Your voice is the gateway between your inner and outer self. It reflects what you are thinking, and especially what you’re feeling. Any tension can be detected by the listener – from the tremor to the vocal attack.
Pressure and tension affects breathing – either by tightening of the diaphragm and forcing the breathing to become shallow or by holding the breath with a consequent hyperventilation. This may produce dizziness, a dry mouth, shaking and trembling, stomach churning and increased pulse. These symptoms distract attention. They certainly impair concentration. They can turn into panic. At the very least, you lose volume or run out of breath before the end of the sentence. Your voice then sounds breathy, as though you’ve been running.
Tension distorts amplification as well as resonance and tone. Your voice can sound shrill when you dampened the lower frequencies by tensing up the muscles in your throat. That shrillness agitates your audience and increases tension in the room. This particularly affects women who have lighter voices and undermines their authority since men find it hard to absorb information conveyed by the higher registers in a voice. It encourages restlessness and frustration, especially in modern environments where there are hard surfaces and laminate flooring. These dampen lower frequencies and amplify higher ones.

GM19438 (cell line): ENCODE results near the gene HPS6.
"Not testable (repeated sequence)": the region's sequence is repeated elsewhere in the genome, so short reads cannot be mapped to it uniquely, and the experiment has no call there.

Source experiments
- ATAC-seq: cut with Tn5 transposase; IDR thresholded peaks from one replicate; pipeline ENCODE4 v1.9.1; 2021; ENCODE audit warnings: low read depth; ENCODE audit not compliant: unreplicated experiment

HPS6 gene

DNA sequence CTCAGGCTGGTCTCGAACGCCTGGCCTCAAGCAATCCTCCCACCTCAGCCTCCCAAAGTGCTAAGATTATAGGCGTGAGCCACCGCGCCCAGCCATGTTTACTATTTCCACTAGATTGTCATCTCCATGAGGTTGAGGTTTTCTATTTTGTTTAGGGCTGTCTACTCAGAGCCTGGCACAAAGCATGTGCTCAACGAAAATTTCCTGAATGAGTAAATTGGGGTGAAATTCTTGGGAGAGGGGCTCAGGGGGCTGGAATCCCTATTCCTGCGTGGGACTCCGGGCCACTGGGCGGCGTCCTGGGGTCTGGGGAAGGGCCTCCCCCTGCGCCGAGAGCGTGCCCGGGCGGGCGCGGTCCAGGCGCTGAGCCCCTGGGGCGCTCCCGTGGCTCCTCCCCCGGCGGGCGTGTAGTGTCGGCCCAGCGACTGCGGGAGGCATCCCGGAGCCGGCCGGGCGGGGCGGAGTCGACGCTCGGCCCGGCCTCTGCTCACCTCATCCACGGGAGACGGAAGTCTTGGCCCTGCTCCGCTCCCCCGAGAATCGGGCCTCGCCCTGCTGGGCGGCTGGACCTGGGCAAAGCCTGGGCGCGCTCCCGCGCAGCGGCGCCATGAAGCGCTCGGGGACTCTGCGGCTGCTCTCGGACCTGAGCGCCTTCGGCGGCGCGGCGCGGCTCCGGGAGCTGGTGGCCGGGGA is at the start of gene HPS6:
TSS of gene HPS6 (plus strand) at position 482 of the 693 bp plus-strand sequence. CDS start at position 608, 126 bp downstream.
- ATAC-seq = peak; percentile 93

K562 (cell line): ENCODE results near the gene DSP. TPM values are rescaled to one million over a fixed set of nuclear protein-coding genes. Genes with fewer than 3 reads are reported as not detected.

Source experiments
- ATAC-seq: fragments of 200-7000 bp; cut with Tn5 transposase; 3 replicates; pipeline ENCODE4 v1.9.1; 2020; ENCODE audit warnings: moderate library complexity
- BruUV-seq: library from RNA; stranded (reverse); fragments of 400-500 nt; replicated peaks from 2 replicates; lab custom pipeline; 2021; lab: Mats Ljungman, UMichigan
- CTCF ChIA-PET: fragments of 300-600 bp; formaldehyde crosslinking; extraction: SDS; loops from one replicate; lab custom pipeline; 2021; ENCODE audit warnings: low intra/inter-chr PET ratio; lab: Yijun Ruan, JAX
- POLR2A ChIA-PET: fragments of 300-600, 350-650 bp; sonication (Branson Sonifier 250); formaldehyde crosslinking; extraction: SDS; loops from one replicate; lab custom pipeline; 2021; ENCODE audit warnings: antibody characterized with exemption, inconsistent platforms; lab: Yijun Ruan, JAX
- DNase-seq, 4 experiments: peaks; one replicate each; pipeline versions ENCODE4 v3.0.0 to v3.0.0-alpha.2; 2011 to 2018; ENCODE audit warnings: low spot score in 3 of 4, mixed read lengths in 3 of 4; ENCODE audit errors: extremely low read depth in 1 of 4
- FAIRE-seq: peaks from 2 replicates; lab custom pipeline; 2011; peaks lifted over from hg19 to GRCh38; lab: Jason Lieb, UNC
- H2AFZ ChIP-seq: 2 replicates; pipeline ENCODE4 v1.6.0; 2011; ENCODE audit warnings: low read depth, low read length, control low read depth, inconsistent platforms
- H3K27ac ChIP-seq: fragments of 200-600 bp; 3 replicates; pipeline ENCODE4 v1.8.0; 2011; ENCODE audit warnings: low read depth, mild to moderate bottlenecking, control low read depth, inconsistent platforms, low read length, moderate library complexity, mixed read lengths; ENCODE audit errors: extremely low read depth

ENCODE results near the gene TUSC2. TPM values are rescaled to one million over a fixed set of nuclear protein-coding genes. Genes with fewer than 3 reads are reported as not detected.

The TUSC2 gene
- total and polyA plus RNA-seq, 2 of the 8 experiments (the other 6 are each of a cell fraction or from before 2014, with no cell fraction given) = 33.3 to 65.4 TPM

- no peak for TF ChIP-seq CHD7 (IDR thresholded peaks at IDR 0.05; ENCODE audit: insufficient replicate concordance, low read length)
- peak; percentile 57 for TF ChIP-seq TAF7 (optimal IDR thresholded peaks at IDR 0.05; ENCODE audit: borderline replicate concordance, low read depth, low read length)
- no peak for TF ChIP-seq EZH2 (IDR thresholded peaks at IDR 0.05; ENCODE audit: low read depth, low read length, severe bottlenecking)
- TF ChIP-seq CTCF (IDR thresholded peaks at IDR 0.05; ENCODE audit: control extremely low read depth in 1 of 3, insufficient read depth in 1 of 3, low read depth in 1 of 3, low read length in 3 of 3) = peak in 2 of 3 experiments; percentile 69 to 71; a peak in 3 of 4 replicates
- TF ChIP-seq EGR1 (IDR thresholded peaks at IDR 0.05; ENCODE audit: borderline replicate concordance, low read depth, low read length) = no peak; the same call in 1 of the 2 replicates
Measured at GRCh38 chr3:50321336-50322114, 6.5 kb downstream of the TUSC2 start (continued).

When I was teaching Drama in the mid to late ’70s and early ’80s, schools I taught at (for 11 – 18 year olds) had big picture windows, vinyl flooring and shiny painted surfaces. I noticed even though I had had voice training every day for 3 years at drama school, I lost my voice quite frequently in the first few years. My voice rose higher and higher to contend with the noise from children in the class (in those days, I had classes of up to forty-two 15 year olds). Even then, I could not make myself understood. Why? Because those shiny, gleaming surfaces distort sound. I became convinced that the reason some teachers had discipline problems was because they couldn’t make themselves understood, however hard they shouted because of the environment they were in. The more they raised their voices, the more distorted they sounded and the more agitated their class became.
As Nietzsche says,
“We often refuse to accept an idea merely because the tone of voice in which it has been expressed is unsympathetic to us.”
Tension is infectious. When you most want calm and clarity, your tension will promote tension in others.